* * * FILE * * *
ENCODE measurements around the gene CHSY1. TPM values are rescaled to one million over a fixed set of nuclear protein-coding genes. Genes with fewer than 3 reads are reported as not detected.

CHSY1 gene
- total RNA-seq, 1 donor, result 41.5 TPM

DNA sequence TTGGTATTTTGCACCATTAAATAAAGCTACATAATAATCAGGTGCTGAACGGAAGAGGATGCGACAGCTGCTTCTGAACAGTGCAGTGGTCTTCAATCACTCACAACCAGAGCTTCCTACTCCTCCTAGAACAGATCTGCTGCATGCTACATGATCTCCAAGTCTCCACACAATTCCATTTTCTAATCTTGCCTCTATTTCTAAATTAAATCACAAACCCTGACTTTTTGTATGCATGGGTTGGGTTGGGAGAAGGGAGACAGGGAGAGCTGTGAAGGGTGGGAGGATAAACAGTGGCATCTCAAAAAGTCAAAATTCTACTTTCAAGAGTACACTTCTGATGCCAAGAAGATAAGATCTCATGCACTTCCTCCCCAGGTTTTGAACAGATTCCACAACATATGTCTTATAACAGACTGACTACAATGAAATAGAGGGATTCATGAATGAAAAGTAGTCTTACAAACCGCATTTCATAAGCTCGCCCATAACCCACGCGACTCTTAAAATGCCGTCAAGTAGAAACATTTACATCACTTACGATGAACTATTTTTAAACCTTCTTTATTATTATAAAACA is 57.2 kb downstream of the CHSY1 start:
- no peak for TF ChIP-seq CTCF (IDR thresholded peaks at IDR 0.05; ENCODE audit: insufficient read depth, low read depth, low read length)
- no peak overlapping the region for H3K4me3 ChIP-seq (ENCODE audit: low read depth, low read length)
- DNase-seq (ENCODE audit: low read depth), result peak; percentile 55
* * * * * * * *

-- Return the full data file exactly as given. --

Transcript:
ENCODE measurements around the gene CHSY1. TPM values are rescaled to one million over a fixed set of nuclear protein-coding genes. Genes with fewer than 3 reads are reported as not detected.

CHSY1 gene
- total RNA-seq, 1 donor, result 41.5 TPM

DNA sequence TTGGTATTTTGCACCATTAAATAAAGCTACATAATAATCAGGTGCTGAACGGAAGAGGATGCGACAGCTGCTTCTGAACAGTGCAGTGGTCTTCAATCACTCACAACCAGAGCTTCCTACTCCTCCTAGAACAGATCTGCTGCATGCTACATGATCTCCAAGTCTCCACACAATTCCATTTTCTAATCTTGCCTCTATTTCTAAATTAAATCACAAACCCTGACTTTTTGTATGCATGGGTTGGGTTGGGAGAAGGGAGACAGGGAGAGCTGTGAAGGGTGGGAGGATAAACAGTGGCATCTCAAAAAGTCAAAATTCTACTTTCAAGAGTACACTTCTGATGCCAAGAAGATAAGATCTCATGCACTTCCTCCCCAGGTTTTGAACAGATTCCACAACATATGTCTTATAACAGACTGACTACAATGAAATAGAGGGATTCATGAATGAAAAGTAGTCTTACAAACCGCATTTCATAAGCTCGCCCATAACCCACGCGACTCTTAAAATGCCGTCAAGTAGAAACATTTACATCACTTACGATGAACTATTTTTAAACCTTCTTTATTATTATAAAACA is 57.2 kb downstream of the CHSY1 start:
- no peak for TF ChIP-seq CTCF (IDR thresholded peaks at IDR 0.05; ENCODE audit: insufficient read depth, low read depth, low read length)
- no peak overlapping the region for H3K4me3 ChIP-seq (ENCODE audit: low read depth, low read length)
- DNase-seq (ENCODE audit: low read depth), result peak; percentile 55